Your pets are a part of your family, and their safety is so important. Because they cannot speak up for themselves, pet parents need to look out for signs that their fur babies need help or aren’t feeling well. Keep your dogs, cats and other animals safe from the summer heat!
- Always provide shade for your pets, year-round. Dogs and cats have higher natural body temperatures than people, which means they can actually tolerate higher temperatures than we can. But, when you add all that fur, bright sunlight and sweltering humidity, their bodies heat up quickly. Help them keep cool by providing shaded areas in your yard and taking walks when the sunlight isn’t directly overhead.
- Freshwater is paramount for your pet’s safety and wellbeing. While a regular water bowl is great, you have to remember to refill and clean it at least daily. Pick up an inexpensive water tank refill system (anywhere from $15-40) to keep fresh, cool water circulating all day long. Dehydration can happen to pets, too.
- Never, ever leave your pet inside a car. A car parked in the Texas sun can reach internal temperatures over 170 degrees Fahrenheit in less than a half hour. Temperatures over 100 can be fatal, and your car can reach this even on a cool winter day in this area. Leaving the windows cracked helps, but not enough to prevent a fatal situation. Plan ahead for your pet and have a safe place for them to stay while you’re out and about.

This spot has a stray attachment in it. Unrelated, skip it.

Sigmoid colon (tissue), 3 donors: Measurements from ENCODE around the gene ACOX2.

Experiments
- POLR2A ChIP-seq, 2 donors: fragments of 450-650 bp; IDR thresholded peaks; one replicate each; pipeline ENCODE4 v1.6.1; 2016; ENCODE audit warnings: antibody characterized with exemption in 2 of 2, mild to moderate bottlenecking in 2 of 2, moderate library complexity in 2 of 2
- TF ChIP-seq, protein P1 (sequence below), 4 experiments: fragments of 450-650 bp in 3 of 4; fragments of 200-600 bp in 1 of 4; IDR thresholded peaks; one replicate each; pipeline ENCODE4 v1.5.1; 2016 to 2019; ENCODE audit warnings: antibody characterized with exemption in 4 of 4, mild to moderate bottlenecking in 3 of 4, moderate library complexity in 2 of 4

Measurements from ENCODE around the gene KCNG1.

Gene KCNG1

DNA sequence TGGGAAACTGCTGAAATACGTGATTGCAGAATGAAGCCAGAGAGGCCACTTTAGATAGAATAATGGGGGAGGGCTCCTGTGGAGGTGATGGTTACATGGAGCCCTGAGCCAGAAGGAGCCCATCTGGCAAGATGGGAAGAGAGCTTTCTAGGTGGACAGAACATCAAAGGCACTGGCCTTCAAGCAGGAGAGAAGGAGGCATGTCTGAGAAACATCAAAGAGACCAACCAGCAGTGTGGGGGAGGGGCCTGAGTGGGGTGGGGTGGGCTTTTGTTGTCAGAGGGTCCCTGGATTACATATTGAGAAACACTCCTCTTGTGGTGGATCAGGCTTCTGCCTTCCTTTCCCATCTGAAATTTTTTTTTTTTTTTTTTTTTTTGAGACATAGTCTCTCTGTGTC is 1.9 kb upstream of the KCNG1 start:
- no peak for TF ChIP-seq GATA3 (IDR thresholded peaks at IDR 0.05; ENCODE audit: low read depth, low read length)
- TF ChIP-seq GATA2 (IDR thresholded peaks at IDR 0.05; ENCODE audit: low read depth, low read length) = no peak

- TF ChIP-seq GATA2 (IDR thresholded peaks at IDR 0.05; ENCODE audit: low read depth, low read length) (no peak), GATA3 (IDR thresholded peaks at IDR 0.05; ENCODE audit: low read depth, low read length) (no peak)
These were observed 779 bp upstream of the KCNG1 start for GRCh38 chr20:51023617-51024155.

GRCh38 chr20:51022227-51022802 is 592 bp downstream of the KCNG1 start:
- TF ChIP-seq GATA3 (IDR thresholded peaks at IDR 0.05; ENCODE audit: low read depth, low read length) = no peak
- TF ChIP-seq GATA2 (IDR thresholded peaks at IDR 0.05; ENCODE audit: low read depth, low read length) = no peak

- When traveling for summer (or any!) vacation with your pets, keep them tucked away inside a carrier even while driving. Not only can a free-roaming pet in the car distract you, they could jump onto your lap causing you to lose control of the steering wheel and/or brakes. Carriers also keep pets safe in the event of an auto accident by restraining them, similar to a seatbelt.
- Signs of heatstroke in pets include restlessness, heavy panting, vomiting, lethargy and lack of appetite. If you see an animal with any of these symptoms, get them to a cool area immediately and offer cool water to drink. Press a cold towel to the animal’s head and chest, or immerse them in cool (not cold) water. Call a veterinarian right away for further treatment. Pets suffering severe heatstroke can have brain damage as a result.
When keeping cool this summer, remember your pets, too!